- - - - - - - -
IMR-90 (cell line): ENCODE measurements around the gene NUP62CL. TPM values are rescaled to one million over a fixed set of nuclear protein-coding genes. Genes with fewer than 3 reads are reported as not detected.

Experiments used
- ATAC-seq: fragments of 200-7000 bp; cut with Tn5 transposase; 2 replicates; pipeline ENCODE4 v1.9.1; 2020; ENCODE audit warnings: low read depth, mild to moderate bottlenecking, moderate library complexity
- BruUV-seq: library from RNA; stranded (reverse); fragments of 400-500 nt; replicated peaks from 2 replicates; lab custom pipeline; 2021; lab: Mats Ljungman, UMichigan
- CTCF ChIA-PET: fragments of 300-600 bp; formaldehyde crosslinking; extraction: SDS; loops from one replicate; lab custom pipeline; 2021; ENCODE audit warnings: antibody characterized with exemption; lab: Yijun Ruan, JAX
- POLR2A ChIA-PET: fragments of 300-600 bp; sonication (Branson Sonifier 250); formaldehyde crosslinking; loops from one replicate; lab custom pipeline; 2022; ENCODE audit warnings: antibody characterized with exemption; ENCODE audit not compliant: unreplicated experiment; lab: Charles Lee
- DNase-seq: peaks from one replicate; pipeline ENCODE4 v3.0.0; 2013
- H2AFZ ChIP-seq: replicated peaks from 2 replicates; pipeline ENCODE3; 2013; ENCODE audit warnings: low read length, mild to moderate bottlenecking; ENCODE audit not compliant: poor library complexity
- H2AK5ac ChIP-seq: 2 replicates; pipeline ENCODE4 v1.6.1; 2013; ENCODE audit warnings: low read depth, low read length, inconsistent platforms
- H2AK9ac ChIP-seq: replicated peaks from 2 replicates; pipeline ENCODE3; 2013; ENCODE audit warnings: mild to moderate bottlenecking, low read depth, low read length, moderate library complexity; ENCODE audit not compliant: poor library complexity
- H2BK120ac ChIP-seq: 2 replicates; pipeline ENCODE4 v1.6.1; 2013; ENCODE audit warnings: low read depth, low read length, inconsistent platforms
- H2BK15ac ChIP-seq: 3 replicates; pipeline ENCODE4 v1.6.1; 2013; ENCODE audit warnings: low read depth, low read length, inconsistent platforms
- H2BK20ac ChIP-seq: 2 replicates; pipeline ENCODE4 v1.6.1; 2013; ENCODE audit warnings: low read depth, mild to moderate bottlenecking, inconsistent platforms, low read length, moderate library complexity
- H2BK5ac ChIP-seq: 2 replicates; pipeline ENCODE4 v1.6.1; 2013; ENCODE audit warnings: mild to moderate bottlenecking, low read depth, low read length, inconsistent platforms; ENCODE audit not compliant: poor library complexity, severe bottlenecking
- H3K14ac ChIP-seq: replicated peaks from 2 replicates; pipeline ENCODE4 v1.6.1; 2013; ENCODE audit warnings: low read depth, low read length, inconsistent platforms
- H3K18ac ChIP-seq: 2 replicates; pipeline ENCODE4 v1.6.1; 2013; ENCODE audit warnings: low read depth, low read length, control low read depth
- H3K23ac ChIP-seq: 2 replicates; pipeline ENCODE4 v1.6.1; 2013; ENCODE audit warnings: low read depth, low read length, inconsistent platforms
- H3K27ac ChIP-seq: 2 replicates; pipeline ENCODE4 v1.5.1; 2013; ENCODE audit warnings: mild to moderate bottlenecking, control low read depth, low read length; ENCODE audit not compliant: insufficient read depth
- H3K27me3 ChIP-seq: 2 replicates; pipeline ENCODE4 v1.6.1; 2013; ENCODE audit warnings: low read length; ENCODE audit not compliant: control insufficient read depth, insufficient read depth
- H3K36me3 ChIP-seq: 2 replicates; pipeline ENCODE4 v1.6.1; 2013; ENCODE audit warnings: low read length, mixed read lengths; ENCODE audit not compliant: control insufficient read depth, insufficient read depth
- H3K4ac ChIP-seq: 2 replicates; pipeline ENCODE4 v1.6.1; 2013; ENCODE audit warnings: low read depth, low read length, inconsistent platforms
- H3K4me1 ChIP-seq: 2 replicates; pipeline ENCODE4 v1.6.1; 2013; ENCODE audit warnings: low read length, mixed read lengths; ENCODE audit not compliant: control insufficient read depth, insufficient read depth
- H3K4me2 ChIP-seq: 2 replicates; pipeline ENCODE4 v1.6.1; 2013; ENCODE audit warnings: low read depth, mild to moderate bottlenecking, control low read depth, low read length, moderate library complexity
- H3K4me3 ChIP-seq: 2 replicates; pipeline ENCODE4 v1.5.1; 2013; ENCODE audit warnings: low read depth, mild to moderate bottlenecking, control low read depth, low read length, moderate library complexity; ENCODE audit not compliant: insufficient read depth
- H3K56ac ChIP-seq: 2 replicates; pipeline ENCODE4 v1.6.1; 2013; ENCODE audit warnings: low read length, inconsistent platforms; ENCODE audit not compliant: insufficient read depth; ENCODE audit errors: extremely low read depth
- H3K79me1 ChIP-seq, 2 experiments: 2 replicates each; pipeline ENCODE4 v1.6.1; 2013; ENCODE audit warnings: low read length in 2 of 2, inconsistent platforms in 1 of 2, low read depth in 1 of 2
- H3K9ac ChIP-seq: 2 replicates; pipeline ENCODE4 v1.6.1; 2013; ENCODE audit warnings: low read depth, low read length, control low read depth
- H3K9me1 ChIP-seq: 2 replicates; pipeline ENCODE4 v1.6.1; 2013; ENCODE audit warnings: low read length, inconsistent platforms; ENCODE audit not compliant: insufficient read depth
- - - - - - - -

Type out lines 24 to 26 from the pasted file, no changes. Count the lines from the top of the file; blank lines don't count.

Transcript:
- H3K4me3 ChIP-seq: 2 replicates; pipeline ENCODE4 v1.5.1; 2013; ENCODE audit warnings: low read depth, mild to moderate bottlenecking, control low read depth, low read length, moderate library complexity; ENCODE audit not compliant: insufficient read depth
- H3K56ac ChIP-seq: 2 replicates; pipeline ENCODE4 v1.6.1; 2013; ENCODE audit warnings: low read length, inconsistent platforms; ENCODE audit not compliant: insufficient read depth; ENCODE audit errors: extremely low read depth
- H3K79me1 ChIP-seq, 2 experiments: 2 replicates each; pipeline ENCODE4 v1.6.1; 2013; ENCODE audit warnings: low read length in 2 of 2, inconsistent platforms in 1 of 2, low read depth in 1 of 2